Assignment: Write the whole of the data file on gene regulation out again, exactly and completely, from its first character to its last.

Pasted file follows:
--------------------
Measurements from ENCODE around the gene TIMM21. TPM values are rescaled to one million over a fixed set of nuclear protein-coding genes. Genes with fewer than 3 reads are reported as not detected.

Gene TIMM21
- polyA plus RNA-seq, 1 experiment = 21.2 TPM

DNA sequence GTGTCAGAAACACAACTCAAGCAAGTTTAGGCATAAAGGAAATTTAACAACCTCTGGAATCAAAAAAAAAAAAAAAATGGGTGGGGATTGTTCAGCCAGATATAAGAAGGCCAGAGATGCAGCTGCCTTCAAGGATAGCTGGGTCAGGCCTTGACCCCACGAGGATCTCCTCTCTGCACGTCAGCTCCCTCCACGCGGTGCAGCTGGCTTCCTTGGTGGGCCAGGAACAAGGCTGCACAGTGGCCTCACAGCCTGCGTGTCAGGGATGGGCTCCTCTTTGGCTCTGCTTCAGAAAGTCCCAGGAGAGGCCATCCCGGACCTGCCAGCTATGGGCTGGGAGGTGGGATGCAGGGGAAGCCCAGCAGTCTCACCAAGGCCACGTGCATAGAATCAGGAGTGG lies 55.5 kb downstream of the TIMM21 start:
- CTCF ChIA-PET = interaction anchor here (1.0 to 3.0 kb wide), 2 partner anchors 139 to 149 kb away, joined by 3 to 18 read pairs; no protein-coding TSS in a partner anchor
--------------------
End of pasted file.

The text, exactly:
Measurements from ENCODE around the gene TIMM21. TPM values are rescaled to one million over a fixed set of nuclear protein-coding genes. Genes with fewer than 3 reads are reported as not detected.

Gene TIMM21
- polyA plus RNA-seq, 1 experiment = 21.2 TPM

DNA sequence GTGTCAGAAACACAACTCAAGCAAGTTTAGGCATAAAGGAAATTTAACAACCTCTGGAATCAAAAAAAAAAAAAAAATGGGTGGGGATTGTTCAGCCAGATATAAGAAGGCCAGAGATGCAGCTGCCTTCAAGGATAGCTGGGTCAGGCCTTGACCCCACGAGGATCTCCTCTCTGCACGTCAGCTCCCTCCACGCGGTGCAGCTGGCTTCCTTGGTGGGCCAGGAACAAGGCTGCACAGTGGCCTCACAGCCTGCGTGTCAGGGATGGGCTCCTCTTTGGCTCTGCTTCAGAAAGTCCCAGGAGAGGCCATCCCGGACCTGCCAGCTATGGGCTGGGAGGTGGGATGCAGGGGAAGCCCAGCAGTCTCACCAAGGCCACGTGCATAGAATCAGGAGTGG lies 55.5 kb downstream of the TIMM21 start:
- CTCF ChIA-PET = interaction anchor here (1.0 to 3.0 kb wide), 2 partner anchors 139 to 149 kb away, joined by 3 to 18 read pairs; no protein-coding TSS in a partner anchor